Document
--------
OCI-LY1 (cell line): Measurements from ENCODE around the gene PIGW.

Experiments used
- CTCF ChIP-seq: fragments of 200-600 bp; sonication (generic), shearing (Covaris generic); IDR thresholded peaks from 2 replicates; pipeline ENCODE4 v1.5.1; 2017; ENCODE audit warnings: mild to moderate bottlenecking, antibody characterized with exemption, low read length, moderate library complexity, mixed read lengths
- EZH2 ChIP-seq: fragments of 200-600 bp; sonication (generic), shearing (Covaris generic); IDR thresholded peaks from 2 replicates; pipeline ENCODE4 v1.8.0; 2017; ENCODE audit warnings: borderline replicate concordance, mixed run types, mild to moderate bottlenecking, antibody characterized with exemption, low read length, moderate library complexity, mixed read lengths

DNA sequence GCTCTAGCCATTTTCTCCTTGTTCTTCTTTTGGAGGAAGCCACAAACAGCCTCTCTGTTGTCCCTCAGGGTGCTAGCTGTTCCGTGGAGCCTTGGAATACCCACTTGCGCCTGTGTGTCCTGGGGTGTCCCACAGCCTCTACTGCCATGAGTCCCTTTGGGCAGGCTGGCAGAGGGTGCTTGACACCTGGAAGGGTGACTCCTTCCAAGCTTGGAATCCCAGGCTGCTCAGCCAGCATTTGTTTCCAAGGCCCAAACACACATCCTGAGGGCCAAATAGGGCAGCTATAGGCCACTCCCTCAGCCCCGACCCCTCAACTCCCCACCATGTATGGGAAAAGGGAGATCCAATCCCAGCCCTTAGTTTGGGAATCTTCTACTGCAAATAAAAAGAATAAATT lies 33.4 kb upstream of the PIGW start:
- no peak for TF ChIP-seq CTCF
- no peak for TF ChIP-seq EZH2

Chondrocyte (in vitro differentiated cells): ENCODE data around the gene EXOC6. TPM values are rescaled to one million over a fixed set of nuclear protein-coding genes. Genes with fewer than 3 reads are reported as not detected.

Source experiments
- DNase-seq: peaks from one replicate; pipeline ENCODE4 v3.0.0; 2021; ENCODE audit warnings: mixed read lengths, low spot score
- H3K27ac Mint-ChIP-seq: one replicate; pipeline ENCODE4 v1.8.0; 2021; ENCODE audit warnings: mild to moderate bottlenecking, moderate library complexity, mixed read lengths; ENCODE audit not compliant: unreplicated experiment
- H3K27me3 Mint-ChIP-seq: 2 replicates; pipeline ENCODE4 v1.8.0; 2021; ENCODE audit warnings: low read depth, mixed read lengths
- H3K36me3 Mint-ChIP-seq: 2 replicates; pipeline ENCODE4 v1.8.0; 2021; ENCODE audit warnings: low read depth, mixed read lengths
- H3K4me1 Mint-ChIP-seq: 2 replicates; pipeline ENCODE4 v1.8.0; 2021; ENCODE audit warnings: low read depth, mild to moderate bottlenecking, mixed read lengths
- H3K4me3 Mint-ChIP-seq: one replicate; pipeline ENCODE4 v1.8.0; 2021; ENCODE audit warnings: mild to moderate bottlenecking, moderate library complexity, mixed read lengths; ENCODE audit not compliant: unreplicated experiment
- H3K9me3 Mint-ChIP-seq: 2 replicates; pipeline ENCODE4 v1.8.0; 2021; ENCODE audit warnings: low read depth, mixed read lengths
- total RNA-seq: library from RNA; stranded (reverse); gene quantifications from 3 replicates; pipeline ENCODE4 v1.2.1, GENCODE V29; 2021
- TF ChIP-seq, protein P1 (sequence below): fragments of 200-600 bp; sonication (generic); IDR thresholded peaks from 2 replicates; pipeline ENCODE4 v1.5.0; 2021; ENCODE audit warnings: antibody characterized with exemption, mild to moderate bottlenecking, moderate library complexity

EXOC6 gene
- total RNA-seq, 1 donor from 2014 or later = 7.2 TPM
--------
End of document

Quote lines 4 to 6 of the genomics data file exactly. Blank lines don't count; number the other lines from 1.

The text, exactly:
- EZH2 ChIP-seq: fragments of 200-600 bp; sonication (generic), shearing (Covaris generic); IDR thresholded peaks from 2 replicates; pipeline ENCODE4 v1.8.0; 2017; ENCODE audit warnings: borderline replicate concordance, mixed run types, mild to moderate bottlenecking, antibody characterized with exemption, low read length, moderate library complexity, mixed read lengths

DNA sequence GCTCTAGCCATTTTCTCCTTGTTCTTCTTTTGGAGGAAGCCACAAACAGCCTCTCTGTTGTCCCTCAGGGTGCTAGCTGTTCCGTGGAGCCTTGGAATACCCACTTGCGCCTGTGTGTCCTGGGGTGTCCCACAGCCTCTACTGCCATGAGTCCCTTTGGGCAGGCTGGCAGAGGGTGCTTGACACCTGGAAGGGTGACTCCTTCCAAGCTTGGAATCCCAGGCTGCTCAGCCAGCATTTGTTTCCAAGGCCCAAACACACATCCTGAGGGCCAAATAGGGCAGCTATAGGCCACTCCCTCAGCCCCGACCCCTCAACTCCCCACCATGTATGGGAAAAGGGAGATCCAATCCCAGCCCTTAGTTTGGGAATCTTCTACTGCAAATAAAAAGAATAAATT lies 33.4 kb upstream of the PIGW start:
- no peak for TF ChIP-seq CTCF